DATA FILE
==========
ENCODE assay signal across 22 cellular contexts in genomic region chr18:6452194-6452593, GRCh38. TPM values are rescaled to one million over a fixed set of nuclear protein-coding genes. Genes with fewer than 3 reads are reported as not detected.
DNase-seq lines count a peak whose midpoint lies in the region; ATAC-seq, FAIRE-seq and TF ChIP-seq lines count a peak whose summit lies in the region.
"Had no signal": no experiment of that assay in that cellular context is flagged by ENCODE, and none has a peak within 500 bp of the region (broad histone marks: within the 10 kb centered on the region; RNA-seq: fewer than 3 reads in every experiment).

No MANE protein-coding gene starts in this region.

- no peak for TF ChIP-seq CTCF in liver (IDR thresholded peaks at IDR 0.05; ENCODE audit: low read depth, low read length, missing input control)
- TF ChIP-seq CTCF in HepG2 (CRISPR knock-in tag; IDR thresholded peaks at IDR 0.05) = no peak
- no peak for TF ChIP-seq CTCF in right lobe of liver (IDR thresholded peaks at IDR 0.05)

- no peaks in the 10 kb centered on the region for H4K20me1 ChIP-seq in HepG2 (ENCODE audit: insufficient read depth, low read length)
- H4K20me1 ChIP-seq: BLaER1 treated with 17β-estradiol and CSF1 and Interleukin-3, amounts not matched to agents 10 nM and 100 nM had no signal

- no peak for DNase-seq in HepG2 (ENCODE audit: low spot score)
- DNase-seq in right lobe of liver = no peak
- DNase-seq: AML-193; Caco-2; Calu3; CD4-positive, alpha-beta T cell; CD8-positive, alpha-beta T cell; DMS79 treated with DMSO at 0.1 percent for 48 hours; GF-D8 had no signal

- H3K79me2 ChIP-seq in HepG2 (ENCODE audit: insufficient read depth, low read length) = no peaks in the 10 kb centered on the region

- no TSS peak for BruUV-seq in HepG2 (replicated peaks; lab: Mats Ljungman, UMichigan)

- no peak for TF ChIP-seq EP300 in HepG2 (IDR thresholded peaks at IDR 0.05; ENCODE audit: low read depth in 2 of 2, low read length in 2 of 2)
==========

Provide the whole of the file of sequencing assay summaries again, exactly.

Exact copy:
ENCODE assay signal across 22 cellular contexts in genomic region chr18:6452194-6452593, GRCh38. TPM values are rescaled to one million over a fixed set of nuclear protein-coding genes. Genes with fewer than 3 reads are reported as not detected.
DNase-seq lines count a peak whose midpoint lies in the region; ATAC-seq, FAIRE-seq and TF ChIP-seq lines count a peak whose summit lies in the region.
"Had no signal": no experiment of that assay in that cellular context is flagged by ENCODE, and none has a peak within 500 bp of the region (broad histone marks: within the 10 kb centered on the region; RNA-seq: fewer than 3 reads in every experiment).

No MANE protein-coding gene starts in this region.

- no peak for TF ChIP-seq CTCF in liver (IDR thresholded peaks at IDR 0.05; ENCODE audit: low read depth, low read length, missing input control)
- TF ChIP-seq CTCF in HepG2 (CRISPR knock-in tag; IDR thresholded peaks at IDR 0.05) = no peak
- no peak for TF ChIP-seq CTCF in right lobe of liver (IDR thresholded peaks at IDR 0.05)

- no peaks in the 10 kb centered on the region for H4K20me1 ChIP-seq in HepG2 (ENCODE audit: insufficient read depth, low read length)
- H4K20me1 ChIP-seq: BLaER1 treated with 17β-estradiol and CSF1 and Interleukin-3, amounts not matched to agents 10 nM and 100 nM had no signal

- no peak for DNase-seq in HepG2 (ENCODE audit: low spot score)
- DNase-seq in right lobe of liver = no peak
- DNase-seq: AML-193; Caco-2; Calu3; CD4-positive, alpha-beta T cell; CD8-positive, alpha-beta T cell; DMS79 treated with DMSO at 0.1 percent for 48 hours; GF-D8 had no signal

- H3K79me2 ChIP-seq in HepG2 (ENCODE audit: insufficient read depth, low read length) = no peaks in the 10 kb centered on the region

- no TSS peak for BruUV-seq in HepG2 (replicated peaks; lab: Mats Ljungman, UMichigan)

- no peak for TF ChIP-seq EP300 in HepG2 (IDR thresholded peaks at IDR 0.05; ENCODE audit: low read depth in 2 of 2, low read length in 2 of 2)